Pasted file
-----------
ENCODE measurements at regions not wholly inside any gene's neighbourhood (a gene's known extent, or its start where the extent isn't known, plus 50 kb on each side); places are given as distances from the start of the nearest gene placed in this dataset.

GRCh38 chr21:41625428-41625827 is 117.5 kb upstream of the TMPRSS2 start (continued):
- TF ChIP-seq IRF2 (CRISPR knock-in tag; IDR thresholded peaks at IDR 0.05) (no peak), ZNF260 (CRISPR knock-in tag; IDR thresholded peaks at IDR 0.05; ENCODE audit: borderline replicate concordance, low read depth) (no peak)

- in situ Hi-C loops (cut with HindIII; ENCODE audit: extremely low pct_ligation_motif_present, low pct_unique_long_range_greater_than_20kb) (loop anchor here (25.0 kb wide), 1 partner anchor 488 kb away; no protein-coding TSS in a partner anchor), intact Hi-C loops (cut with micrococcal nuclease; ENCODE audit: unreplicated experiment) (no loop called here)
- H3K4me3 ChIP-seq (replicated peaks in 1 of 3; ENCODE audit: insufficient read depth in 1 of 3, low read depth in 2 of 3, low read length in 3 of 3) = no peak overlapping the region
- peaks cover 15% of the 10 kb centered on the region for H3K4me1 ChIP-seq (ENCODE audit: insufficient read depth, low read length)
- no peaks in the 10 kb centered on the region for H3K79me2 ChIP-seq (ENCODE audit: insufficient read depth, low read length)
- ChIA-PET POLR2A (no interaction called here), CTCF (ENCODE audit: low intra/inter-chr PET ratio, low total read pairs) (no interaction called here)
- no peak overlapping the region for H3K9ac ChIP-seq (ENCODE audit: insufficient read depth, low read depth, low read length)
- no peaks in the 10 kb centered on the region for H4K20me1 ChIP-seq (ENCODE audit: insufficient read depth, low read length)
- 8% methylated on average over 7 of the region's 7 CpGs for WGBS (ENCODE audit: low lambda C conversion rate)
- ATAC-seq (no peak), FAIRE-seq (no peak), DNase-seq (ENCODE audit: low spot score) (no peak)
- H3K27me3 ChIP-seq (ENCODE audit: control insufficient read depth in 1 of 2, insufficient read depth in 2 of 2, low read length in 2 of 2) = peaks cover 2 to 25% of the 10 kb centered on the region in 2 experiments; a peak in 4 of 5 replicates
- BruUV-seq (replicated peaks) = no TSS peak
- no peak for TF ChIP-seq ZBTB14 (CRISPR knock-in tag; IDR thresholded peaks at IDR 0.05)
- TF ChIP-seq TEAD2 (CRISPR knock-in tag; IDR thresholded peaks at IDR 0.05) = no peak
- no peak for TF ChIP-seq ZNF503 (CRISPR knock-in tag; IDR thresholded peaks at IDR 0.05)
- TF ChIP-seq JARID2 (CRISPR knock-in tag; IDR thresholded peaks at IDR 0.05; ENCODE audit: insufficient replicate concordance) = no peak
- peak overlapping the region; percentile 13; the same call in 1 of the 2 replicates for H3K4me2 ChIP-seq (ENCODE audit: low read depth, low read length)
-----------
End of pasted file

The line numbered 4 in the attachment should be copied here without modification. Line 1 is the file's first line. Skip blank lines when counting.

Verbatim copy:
- in situ Hi-C loops (cut with HindIII; ENCODE audit: extremely low pct_ligation_motif_present, low pct_unique_long_range_greater_than_20kb) (loop anchor here (25.0 kb wide), 1 partner anchor 488 kb away; no protein-coding TSS in a partner anchor), intact Hi-C loops (cut with micrococcal nuclease; ENCODE audit: unreplicated experiment) (no loop called here)